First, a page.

Kunisaki Peninsula: A Journey Back in Time to Meet Authentic Japan from around 1,300 Years Ago

Last Updated on 2021/11/06

Kunisaki known for the birthplace of the syncretism of Shinto and Buddhism

Kunisaki Peninsula, located to the northeast of Oita, is the birthplace of ‘Shinbutsu Shugo’, or the syncretism of Shinto and Buddhism, also known as the tradition of ‘Rokugo Manzan’. ‘Rokugo’ refers to six regions around Mt. Futago, and ‘Manzan’ represents temples constructed in each region.

Mountain worship flourished starting 1,300 years ago thanks to a Buddhist monk. A legendary monk, Ninmon Bosatsu, believed to be the founder of this religious training, was referred to as a reincarnation of the god of Usa Hachiman shrine. His name is heard ubiquitously on the peninsula.

An ogre living in the bizarre rock mountains is regarded as a Buddha who bring happiness to people. The peninsula is blessed with natural rocks, which enabled people to make distinctive and religious stone towers called Kunisakito tower and Into tower.

The authentic view of rice fields protected by locals will give you a nostalgic feeling. Why don’t you add the inimitable peninsula, Kunisaki, to your must-do list?

1. Monjusenji Temple

Monjusenji Temple is known as one of the three major Monju Temples, founded in 648, situated at the foot of Mt. Monju; it is 616m in height. The hall was built under a rock and has a sublime atmosphere. Monju Bosatsu is dedicated in the hall as the god of wisdom. That’s why it is popular among students preparing for exams. Photography is prohibited in the hall.

Gomaki, a wooden stick with people’s wishes written on it, are burned in a holy fire every 25th of the month. The guardian statues of Nio will welcome worshippers upon their approach. There is an overwhelming stone tower called Hokyoin tower, the tallest tower in Japan.

2. Futagoji Temple

Futagoji Temple was founded by the legendary monk Ninmon in 718 and is the Grand Head Temple of the six regions. It helps with having babies, having safe deliveries, driving away evil spirits and also marine safety. It is especially frequented by those who want babies.

The guardian statues of Nio, the icon of the temple, have angry faces but are gentle. No photography is allowed in the hall. Many people visit when the site is filled with the fresh green of summer and vivid red leaves of autumn.

3. Fukiji Temple

Fukiji Temple was constructed for a Shinto priest of Usa shrine in 718 by Ninmon. The traditional wooden hall is a national treasure, the oldest in Kyushu. A principle object of worship, Amida Nyorai is believed to be sculpted from a Japanese nutmeg tree.

The entrance is behind of the hall, and you are allowed to go inside. The wall paintings have weathered away, but we can manage to see the picture of ‘Pure Land’. No photography is allowed in the hall. The golden ginko leaves falling like confetti accentuate the charm to the temple in autumn, showing people what must look like the real scenery of ‘Pure Land’.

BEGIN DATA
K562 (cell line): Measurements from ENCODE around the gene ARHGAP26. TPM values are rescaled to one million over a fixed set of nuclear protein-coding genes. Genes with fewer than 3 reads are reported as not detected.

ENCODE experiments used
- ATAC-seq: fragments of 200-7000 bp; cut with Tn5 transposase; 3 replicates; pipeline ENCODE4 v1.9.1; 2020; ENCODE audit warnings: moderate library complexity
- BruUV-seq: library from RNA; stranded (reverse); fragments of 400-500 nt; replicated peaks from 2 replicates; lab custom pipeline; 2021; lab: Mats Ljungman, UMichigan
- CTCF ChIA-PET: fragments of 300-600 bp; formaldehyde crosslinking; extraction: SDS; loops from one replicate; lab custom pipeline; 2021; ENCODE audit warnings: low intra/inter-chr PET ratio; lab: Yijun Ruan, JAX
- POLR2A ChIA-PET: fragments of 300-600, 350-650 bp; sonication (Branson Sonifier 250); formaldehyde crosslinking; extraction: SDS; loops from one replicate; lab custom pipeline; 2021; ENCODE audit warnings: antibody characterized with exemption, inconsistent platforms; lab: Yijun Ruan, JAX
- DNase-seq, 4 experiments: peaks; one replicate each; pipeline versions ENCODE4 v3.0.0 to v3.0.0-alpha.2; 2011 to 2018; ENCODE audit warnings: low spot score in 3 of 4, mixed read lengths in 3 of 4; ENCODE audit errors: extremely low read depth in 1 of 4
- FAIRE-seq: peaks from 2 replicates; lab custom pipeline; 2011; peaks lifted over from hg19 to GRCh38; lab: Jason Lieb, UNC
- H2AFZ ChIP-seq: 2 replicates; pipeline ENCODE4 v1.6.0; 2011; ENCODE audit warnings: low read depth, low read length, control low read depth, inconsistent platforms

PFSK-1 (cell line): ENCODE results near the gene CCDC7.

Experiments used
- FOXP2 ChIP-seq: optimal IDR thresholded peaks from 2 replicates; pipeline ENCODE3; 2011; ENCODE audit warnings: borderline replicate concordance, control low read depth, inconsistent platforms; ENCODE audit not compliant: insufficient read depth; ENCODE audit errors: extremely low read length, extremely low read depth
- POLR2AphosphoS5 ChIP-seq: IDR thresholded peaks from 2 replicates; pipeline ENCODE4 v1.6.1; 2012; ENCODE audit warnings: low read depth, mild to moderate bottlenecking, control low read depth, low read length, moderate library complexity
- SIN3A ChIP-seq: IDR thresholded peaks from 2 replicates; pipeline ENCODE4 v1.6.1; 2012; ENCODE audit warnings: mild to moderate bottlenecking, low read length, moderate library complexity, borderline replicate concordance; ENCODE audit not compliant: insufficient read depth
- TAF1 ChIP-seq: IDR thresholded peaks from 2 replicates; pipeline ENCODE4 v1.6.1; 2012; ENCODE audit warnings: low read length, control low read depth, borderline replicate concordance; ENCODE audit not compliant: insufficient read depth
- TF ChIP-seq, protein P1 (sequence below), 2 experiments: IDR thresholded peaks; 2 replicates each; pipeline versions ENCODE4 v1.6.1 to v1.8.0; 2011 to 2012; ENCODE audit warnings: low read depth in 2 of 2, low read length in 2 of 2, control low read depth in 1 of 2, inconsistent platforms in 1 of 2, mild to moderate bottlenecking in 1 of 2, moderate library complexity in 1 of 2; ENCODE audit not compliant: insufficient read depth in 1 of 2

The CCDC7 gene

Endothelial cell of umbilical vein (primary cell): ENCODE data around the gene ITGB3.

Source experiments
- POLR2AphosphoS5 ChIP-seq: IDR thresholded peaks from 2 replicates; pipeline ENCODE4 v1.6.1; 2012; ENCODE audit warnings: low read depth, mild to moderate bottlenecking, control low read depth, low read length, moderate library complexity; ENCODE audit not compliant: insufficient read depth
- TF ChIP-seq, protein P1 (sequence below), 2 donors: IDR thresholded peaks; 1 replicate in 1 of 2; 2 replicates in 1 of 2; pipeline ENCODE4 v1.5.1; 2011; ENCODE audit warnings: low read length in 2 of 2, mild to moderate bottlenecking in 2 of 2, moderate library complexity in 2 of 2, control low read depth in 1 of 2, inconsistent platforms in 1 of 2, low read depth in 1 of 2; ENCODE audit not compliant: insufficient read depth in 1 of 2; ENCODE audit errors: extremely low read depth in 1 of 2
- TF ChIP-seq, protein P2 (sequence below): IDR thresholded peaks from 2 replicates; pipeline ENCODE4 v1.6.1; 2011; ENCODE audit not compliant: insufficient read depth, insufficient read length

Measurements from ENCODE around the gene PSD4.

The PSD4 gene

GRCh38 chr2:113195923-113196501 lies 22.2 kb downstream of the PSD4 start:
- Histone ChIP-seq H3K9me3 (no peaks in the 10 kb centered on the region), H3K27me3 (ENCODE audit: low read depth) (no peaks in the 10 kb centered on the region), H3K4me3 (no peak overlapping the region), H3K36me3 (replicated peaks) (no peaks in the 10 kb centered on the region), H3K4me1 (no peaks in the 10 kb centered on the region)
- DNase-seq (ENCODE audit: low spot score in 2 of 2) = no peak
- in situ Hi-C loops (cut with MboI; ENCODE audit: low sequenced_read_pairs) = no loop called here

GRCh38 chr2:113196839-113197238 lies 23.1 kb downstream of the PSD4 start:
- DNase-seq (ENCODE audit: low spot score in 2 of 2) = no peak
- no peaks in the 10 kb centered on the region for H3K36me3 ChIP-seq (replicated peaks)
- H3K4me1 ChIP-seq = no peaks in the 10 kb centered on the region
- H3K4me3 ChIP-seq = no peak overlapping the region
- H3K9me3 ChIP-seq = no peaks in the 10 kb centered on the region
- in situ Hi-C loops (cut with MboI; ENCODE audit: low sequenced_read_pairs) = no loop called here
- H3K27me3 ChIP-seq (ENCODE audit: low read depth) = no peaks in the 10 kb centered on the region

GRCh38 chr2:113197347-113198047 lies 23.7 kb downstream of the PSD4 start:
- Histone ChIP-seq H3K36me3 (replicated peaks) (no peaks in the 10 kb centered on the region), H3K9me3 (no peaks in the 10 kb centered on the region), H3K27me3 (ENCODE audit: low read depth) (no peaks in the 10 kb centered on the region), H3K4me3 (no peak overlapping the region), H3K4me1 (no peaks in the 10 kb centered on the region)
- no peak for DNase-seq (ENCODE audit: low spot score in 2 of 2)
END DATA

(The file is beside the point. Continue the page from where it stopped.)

4. Tashinobusho Rice Fields

The landscape of Tashinobusho is made up of precious rice fields which existed over 800 years ago. Its authentic view changes expressions depending on the seasons and the time of the day. The scenery is regarded as an Important Cultural Landscape of Japan.

The cherished environment with the traditional rice farming and landscape which were protected by locals was certified as a Globally Important Agricultural Heritage site as well. It is a view that Japanese should maintain. You might feel something nostalgic seeing it even though it is your first visit.

5. Kumano Magaibutsu

Kumano Magaibutsu is really something special: images of Buddha carved on a rock face, introduced from mainland China. This is the oldest Magaibutsu in Japan, engraved by Ninmon. Kumano Magaibutsu is often used as an advertisement of the peninsula for tourists.

There are two images of Buddha, Dainichi Nyorai, 6.7m in height on the right, and Fudomyo, at 8m in height on the left. You might be flabbergasted by the endless rough stairs that have more than 100 steps. Surprisingly, elderly people to up and down the unbelievable stairs to wishing for luck from Magaibutsu. You might have to catch your breath during the approximately fifteen-minute climb, but you won’t regret seeing them melted into nature.

6. Maki Odo Temple

Maki Odo used to be an illusionary large-scale temple called Makisan Denjoji temple, again constructed by the monk, Ninmon. Artistic images of Buddha mesmerized people as well as lovers of Buddha statues. No photos are allowed in the storeroom.

Daitoku Myoo riding on the ox which has six heads and 6 arms and legs is so dynamic. The stable appearance of Amida Nyorai with his eyes slightly closed, gives a gentle impression to visitors. The Four Heavenly Kings bravely standing by the Amida is also impressive. Fudomyo, the god of Fire, stares at something in anger. All the statues are breathtakingly artistic and beautiful.


Kaori Ashida

Licensed National Guide, Certified General Travel Services Manager, 1st Grade Instructor of Inbound Tourism. 17 years of experience in the tourism industry, including working as a tour guide in Australia and Canada for Japanese tourists. I love traveling, eating, and taking beautiful pictures!
Are you a travel lover? Do you want to try a new experience? If yes, check out my articles for your traveling tips. Other than being a professional and friendly guide, I share travel information about Japan as a freelance writer.

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